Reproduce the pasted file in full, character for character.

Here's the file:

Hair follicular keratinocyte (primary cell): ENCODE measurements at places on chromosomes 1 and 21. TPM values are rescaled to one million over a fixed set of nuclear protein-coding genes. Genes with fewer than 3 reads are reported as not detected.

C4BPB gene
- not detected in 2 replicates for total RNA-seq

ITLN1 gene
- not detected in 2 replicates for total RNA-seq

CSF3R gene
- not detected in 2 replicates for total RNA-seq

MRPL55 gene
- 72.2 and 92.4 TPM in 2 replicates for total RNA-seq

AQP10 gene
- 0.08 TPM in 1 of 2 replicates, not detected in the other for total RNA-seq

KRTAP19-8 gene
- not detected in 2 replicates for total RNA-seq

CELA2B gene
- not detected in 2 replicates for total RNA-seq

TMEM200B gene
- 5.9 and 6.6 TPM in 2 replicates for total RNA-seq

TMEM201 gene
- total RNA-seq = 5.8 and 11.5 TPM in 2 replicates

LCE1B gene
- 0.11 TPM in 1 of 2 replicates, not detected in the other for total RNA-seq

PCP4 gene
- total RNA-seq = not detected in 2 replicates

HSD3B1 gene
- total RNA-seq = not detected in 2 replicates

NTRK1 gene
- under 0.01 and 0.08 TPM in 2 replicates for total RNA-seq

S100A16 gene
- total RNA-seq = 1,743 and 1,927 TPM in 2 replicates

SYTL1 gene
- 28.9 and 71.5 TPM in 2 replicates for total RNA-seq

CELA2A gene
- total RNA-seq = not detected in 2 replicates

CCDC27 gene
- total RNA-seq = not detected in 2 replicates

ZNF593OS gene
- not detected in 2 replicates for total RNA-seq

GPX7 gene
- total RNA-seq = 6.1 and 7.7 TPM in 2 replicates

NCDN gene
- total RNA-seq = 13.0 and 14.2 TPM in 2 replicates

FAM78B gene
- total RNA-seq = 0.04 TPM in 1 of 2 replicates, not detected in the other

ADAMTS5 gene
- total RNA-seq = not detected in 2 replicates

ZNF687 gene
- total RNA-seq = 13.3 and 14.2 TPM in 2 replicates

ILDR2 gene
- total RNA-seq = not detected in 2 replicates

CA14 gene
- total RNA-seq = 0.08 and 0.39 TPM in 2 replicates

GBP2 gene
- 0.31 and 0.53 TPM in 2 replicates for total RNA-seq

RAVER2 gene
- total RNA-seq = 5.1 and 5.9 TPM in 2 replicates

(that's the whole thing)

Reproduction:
Hair follicular keratinocyte (primary cell): ENCODE measurements at places on chromosomes 1 and 21. TPM values are rescaled to one million over a fixed set of nuclear protein-coding genes. Genes with fewer than 3 reads are reported as not detected.

C4BPB gene
- not detected in 2 replicates for total RNA-seq

ITLN1 gene
- not detected in 2 replicates for total RNA-seq

CSF3R gene
- not detected in 2 replicates for total RNA-seq

MRPL55 gene
- 72.2 and 92.4 TPM in 2 replicates for total RNA-seq

AQP10 gene
- 0.08 TPM in 1 of 2 replicates, not detected in the other for total RNA-seq

KRTAP19-8 gene
- not detected in 2 replicates for total RNA-seq

CELA2B gene
- not detected in 2 replicates for total RNA-seq

TMEM200B gene
- 5.9 and 6.6 TPM in 2 replicates for total RNA-seq

TMEM201 gene
- total RNA-seq = 5.8 and 11.5 TPM in 2 replicates

LCE1B gene
- 0.11 TPM in 1 of 2 replicates, not detected in the other for total RNA-seq

PCP4 gene
- total RNA-seq = not detected in 2 replicates

HSD3B1 gene
- total RNA-seq = not detected in 2 replicates

NTRK1 gene
- under 0.01 and 0.08 TPM in 2 replicates for total RNA-seq

S100A16 gene
- total RNA-seq = 1,743 and 1,927 TPM in 2 replicates

SYTL1 gene
- 28.9 and 71.5 TPM in 2 replicates for total RNA-seq

CELA2A gene
- total RNA-seq = not detected in 2 replicates

CCDC27 gene
- total RNA-seq = not detected in 2 replicates

ZNF593OS gene
- not detected in 2 replicates for total RNA-seq

GPX7 gene
- total RNA-seq = 6.1 and 7.7 TPM in 2 replicates

NCDN gene
- total RNA-seq = 13.0 and 14.2 TPM in 2 replicates

FAM78B gene
- total RNA-seq = 0.04 TPM in 1 of 2 replicates, not detected in the other

ADAMTS5 gene
- total RNA-seq = not detected in 2 replicates

ZNF687 gene
- total RNA-seq = 13.3 and 14.2 TPM in 2 replicates

ILDR2 gene
- total RNA-seq = not detected in 2 replicates

CA14 gene
- total RNA-seq = 0.08 and 0.39 TPM in 2 replicates

GBP2 gene
- 0.31 and 0.53 TPM in 2 replicates for total RNA-seq

RAVER2 gene
- total RNA-seq = 5.1 and 5.9 TPM in 2 replicates